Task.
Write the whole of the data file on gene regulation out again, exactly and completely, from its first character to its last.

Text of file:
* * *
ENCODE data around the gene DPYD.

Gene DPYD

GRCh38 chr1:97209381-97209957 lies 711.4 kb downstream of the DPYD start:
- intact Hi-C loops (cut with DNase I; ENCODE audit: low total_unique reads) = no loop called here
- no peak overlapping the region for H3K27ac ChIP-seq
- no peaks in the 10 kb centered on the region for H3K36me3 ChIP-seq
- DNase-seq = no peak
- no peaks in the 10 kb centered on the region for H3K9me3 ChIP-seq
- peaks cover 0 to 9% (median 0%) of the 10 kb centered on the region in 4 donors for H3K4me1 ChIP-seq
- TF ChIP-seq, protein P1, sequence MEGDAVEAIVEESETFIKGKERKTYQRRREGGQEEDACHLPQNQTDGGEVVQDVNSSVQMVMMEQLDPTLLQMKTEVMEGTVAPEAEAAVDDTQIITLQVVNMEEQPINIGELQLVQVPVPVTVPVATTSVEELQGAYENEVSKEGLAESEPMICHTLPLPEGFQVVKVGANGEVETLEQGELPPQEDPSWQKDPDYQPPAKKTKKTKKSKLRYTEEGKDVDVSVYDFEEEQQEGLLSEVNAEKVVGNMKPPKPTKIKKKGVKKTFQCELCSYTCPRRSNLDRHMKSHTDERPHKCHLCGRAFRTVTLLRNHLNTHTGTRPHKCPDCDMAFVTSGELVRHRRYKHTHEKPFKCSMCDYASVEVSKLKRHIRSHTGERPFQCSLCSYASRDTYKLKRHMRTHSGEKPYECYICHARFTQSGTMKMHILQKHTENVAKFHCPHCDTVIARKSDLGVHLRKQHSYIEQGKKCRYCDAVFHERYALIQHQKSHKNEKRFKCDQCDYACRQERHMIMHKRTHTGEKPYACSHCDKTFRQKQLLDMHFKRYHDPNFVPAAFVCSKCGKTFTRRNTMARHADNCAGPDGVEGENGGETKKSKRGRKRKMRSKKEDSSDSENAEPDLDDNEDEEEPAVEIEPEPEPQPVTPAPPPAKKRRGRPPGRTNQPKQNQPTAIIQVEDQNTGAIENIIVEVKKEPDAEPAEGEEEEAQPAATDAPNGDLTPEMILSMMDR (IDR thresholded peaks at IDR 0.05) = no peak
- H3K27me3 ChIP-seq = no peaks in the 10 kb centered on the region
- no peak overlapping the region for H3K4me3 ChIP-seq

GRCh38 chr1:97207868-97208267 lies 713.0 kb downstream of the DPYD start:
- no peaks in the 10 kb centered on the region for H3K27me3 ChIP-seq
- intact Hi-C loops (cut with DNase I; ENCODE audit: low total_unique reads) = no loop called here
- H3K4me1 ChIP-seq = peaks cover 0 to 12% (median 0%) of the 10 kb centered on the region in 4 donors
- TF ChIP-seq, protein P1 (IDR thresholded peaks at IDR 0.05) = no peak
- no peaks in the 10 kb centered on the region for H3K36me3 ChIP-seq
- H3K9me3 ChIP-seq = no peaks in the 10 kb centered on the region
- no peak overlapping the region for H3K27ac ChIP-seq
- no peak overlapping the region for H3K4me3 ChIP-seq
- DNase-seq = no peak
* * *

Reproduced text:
ENCODE data around the gene DPYD.

Gene DPYD

GRCh38 chr1:97209381-97209957 lies 711.4 kb downstream of the DPYD start:
- intact Hi-C loops (cut with DNase I; ENCODE audit: low total_unique reads) = no loop called here
- no peak overlapping the region for H3K27ac ChIP-seq
- no peaks in the 10 kb centered on the region for H3K36me3 ChIP-seq
- DNase-seq = no peak
- no peaks in the 10 kb centered on the region for H3K9me3 ChIP-seq
- peaks cover 0 to 9% (median 0%) of the 10 kb centered on the region in 4 donors for H3K4me1 ChIP-seq
- TF ChIP-seq, protein P1, sequence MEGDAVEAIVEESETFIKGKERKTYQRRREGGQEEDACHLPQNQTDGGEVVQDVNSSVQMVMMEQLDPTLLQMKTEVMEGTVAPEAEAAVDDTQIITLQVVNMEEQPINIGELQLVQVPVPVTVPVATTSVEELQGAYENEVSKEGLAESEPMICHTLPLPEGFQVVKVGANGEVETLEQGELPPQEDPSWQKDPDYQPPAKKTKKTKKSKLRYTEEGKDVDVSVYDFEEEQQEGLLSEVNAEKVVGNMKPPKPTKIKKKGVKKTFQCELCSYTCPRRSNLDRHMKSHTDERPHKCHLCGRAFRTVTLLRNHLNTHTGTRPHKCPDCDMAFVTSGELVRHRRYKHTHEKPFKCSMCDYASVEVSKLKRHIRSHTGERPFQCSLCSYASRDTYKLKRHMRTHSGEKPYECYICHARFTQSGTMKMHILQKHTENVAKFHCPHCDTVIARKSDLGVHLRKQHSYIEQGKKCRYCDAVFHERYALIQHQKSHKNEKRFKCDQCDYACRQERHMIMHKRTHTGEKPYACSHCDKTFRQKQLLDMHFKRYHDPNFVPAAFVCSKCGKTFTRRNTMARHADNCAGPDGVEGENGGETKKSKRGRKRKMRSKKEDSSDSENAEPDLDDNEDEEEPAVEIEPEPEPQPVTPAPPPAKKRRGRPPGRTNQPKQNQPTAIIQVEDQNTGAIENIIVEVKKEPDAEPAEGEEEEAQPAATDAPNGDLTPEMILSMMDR (IDR thresholded peaks at IDR 0.05) = no peak
- H3K27me3 ChIP-seq = no peaks in the 10 kb centered on the region
- no peak overlapping the region for H3K4me3 ChIP-seq

GRCh38 chr1:97207868-97208267 lies 713.0 kb downstream of the DPYD start:
- no peaks in the 10 kb centered on the region for H3K27me3 ChIP-seq
- intact Hi-C loops (cut with DNase I; ENCODE audit: low total_unique reads) = no loop called here
- H3K4me1 ChIP-seq = peaks cover 0 to 12% (median 0%) of the 10 kb centered on the region in 4 donors
- TF ChIP-seq, protein P1 (IDR thresholded peaks at IDR 0.05) = no peak
- no peaks in the 10 kb centered on the region for H3K36me3 ChIP-seq
- H3K9me3 ChIP-seq = no peaks in the 10 kb centered on the region
- no peak overlapping the region for H3K27ac ChIP-seq
- no peak overlapping the region for H3K4me3 ChIP-seq
- DNase-seq = no peak